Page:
UK businesses are failing to meet the flexible working hours demanded by their employees, according to a recent study.
The “State of the Unified Communications and Collaboration Nation” survey reveals that 80 per cent of UK workers believe that flexible working should be an option, but two-thirds of businesses are not providing the correct tools and technologies to enable this.
The study, which canvassed the opinion of 1,000 British workers, indicates that many organisations are stunting employee productivity by not catering to their needs.
50 per cent of those surveyed claim that that they would be happier at work if they were able to work remotely, while 48 per cent believe that it would result in increased productivity. C-Level executives offer a similar viewpoint, with 64 per cent agreeing that productivity would increase and 80 per cent arguing that flexible working attracts higher quality candidates.
Bradley Maule-ffinch, director of the UC Group at Imago Techmedia believes that businesses must be more receptive to new technologies if they are to keep pace with the fast moving digital world.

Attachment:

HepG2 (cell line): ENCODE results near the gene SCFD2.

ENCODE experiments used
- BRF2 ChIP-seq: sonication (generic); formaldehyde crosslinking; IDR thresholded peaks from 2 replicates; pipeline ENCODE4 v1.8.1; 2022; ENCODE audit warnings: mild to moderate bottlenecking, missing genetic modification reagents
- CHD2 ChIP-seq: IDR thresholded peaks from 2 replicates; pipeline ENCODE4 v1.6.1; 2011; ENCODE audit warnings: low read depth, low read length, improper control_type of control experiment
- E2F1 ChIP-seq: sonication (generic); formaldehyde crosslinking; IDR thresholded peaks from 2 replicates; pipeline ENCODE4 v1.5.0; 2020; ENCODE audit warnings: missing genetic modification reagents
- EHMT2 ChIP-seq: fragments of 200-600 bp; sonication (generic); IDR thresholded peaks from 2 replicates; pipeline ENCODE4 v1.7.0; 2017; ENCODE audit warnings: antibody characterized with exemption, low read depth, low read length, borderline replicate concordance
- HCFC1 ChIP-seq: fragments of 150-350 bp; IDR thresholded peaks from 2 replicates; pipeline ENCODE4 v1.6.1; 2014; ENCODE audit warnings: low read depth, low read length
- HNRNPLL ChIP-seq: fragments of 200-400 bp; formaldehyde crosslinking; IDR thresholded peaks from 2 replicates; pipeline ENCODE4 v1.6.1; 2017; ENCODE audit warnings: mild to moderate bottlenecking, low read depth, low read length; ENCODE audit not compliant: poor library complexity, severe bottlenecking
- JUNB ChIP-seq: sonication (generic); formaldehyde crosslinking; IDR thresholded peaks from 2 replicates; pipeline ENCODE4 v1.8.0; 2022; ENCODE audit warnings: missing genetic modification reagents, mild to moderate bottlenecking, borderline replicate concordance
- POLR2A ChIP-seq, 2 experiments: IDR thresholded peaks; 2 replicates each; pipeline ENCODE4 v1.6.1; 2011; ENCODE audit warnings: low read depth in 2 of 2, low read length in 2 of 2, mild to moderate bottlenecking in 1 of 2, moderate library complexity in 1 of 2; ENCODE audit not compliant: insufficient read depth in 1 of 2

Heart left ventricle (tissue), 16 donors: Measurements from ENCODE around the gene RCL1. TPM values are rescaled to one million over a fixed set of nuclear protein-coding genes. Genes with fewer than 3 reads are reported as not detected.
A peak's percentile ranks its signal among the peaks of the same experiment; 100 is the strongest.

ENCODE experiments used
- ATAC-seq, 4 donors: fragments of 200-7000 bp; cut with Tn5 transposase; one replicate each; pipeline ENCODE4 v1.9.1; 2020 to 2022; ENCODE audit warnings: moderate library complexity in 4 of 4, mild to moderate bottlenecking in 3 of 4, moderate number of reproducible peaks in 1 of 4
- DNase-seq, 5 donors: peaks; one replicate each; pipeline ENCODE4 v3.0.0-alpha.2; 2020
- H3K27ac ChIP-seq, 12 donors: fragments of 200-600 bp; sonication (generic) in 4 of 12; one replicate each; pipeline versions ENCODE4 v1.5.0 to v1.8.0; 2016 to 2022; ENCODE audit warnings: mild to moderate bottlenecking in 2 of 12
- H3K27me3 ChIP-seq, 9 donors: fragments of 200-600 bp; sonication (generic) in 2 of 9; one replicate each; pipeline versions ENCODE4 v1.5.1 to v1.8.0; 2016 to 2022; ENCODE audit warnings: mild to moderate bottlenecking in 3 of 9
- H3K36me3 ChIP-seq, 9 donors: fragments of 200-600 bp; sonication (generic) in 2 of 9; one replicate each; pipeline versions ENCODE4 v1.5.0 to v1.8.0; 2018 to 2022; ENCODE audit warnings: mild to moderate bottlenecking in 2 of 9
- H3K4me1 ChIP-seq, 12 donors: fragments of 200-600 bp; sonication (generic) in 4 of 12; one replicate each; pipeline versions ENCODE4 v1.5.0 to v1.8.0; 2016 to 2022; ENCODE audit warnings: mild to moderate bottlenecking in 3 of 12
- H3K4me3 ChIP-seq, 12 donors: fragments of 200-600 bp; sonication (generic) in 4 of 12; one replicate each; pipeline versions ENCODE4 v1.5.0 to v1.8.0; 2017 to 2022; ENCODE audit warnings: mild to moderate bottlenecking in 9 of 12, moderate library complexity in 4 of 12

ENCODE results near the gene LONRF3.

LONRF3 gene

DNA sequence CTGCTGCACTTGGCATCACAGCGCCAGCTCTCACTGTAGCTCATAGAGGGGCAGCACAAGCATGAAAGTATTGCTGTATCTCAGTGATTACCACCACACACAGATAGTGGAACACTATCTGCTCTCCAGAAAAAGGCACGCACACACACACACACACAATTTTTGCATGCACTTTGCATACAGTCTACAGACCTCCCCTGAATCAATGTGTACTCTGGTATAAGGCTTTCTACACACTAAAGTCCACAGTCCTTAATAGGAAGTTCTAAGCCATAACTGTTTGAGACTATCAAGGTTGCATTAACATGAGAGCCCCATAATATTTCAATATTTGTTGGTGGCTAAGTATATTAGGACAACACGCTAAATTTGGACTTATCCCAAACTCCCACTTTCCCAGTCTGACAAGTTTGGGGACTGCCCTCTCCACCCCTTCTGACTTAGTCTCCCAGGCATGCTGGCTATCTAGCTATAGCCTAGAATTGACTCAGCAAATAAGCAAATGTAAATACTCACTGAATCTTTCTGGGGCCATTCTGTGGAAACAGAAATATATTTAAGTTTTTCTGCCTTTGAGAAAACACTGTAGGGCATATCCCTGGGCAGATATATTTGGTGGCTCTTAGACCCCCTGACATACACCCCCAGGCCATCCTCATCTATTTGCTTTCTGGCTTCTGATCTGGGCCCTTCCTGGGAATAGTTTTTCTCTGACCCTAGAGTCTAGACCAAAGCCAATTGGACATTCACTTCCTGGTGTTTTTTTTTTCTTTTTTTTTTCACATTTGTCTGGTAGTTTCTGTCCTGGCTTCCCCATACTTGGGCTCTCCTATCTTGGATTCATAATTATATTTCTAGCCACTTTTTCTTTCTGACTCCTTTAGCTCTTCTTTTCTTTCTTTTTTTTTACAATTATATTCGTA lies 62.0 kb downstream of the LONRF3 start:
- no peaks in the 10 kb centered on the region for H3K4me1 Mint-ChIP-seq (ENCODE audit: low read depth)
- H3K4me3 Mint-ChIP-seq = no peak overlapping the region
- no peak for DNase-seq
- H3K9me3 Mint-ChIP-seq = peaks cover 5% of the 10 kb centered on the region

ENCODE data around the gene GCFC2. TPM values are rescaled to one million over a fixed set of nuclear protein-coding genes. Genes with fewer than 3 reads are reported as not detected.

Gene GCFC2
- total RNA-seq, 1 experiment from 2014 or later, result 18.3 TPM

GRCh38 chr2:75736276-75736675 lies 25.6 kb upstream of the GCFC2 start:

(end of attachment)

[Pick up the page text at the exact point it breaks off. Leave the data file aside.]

“The workplace is changing dramatically and enterprise mobility is becoming a more pervasive reality,” he said. “The survey shows clear trends that employees are ready for flexible working and that businesses at the very least at C-level realise the need to be more flexible in their offerings to attract the best and brightest digital natives. It is vital businesses stop accepting the status quo, and implement the appropriate technology, to not only solve the immediate business concerns of today but the demands of a new generation of workers and business issues of tomorrow.“
One of the major barriers to increased employee mobility is the added security issues that it brings. 72 per cent of respondents claim that security is the biggest concern if employees use their own devices for work.
Although the Unified Communications and Collaboration market is growing and is expected to be worth $17.38 billion by 2019, the survey indicates that much more investment is needed in order for businesses to meet employees’ mobility demands.